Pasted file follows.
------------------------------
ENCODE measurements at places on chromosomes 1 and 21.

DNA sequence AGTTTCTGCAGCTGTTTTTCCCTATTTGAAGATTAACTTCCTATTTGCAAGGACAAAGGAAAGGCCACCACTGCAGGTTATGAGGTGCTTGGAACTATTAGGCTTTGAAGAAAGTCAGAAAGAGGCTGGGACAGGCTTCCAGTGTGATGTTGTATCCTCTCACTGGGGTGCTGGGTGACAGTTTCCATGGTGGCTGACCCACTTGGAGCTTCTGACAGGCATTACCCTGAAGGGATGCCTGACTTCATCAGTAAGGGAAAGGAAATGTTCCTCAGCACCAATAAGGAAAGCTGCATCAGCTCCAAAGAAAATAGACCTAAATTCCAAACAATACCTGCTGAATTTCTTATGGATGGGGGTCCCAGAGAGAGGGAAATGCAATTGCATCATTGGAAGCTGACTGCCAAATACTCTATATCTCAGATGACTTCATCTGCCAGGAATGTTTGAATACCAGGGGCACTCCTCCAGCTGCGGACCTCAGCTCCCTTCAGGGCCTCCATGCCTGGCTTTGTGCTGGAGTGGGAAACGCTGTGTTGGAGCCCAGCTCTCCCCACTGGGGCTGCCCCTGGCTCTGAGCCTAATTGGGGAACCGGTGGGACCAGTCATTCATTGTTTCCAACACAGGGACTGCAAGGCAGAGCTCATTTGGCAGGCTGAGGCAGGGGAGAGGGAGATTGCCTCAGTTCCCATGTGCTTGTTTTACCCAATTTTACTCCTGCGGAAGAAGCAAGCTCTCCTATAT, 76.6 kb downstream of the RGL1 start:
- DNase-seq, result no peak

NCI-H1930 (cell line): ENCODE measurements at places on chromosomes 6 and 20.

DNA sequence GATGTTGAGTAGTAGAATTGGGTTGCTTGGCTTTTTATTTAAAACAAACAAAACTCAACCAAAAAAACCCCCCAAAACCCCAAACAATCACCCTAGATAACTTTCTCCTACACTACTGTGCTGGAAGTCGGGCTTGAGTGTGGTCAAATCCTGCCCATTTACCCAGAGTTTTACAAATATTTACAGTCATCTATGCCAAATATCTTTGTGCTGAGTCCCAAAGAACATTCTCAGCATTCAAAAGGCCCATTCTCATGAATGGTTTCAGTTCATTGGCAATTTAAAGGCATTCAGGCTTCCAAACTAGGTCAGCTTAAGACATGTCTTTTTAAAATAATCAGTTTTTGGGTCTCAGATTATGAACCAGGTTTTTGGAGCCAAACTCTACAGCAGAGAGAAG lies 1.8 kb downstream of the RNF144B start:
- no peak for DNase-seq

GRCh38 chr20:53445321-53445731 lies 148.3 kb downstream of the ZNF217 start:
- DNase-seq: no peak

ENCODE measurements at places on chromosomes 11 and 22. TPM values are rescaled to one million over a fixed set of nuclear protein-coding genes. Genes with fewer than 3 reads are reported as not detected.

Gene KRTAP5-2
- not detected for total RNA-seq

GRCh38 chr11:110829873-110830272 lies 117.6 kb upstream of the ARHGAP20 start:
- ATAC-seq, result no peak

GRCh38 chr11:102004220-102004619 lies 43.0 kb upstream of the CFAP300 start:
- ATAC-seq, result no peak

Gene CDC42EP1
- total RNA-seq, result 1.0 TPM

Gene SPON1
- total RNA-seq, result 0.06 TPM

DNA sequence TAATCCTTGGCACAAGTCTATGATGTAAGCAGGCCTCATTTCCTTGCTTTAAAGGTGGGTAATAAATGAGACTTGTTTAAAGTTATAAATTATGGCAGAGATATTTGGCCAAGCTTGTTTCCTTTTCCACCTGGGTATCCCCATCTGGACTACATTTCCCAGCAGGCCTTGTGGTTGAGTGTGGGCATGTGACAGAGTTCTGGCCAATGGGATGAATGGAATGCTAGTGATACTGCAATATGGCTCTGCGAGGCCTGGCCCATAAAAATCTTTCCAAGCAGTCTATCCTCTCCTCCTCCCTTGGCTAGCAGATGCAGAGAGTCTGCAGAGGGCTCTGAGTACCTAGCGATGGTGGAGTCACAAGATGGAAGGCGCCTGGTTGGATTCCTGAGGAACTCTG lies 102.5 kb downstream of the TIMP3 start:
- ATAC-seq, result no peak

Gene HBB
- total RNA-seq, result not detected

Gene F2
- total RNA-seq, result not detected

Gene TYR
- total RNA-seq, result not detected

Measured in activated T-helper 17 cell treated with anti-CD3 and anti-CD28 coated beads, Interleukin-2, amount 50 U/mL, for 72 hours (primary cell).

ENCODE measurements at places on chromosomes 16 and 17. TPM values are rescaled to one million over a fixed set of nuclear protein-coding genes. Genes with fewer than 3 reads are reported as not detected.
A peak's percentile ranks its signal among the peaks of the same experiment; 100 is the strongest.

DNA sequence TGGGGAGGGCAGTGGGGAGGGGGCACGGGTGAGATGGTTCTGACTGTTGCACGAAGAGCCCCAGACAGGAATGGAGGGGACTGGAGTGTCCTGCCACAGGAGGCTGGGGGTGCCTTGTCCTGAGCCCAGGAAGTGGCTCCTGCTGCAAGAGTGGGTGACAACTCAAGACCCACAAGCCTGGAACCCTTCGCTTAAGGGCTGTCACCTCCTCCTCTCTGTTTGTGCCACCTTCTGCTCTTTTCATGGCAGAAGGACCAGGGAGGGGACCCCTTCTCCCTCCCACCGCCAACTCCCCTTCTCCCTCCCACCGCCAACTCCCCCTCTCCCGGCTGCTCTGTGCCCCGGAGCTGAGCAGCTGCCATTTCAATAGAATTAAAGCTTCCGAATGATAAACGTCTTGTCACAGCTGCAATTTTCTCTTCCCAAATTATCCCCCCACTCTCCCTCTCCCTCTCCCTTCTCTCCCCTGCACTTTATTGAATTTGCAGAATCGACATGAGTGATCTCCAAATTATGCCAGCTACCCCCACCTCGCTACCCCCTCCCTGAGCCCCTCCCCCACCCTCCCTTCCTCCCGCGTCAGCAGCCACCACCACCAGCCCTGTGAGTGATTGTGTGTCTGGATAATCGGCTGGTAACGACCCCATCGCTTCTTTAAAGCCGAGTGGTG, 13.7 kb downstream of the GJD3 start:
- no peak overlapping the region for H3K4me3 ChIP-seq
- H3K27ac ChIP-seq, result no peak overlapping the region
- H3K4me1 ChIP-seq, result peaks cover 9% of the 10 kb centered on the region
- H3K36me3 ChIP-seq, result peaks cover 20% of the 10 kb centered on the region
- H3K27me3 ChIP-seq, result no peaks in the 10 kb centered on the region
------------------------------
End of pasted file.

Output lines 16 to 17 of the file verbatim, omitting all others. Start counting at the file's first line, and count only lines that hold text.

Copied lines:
Gene CDC42EP1
- total RNA-seq, result 1.0 TPM